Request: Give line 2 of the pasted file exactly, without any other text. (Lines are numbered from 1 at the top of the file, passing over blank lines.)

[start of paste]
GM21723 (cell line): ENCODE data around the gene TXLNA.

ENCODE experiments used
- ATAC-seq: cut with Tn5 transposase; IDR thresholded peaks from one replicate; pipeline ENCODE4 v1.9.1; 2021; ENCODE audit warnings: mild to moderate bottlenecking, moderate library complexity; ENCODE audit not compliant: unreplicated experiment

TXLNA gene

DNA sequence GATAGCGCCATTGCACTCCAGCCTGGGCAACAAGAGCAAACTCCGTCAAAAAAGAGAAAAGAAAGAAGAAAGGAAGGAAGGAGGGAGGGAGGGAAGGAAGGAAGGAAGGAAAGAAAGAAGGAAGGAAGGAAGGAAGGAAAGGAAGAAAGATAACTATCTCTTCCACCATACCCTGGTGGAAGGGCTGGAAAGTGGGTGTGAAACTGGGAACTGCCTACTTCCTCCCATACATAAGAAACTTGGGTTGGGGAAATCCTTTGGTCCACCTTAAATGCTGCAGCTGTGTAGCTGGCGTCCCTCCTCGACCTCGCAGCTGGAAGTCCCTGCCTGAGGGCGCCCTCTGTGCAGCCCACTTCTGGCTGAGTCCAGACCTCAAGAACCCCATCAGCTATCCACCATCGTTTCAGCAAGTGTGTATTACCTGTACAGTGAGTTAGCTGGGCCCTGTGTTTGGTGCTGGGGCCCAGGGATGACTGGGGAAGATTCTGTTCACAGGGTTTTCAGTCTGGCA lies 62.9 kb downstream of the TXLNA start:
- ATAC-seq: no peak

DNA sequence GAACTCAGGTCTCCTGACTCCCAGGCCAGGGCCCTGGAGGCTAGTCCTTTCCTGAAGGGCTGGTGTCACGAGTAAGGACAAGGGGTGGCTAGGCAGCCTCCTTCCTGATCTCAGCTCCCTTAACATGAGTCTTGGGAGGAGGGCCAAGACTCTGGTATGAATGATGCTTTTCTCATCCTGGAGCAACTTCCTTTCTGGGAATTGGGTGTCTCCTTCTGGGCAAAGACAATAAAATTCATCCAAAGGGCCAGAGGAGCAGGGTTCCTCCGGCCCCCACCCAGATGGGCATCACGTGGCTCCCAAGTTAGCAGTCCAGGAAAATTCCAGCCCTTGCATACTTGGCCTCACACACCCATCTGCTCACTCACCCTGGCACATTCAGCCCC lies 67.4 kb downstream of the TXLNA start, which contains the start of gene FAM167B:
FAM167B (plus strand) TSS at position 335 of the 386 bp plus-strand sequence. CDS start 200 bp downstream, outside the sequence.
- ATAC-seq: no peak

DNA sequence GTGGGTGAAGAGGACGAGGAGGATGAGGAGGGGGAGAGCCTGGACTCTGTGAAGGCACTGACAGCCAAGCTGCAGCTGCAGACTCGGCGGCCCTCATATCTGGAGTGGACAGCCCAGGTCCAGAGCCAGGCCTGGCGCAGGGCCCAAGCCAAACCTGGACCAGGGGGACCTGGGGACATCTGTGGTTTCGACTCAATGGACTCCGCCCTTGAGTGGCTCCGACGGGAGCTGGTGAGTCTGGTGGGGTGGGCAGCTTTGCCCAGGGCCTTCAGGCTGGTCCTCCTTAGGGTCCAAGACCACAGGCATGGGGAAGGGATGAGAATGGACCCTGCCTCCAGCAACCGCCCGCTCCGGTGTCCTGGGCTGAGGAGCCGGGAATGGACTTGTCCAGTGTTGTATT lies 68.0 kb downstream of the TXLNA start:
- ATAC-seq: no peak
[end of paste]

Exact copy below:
ENCODE experiments used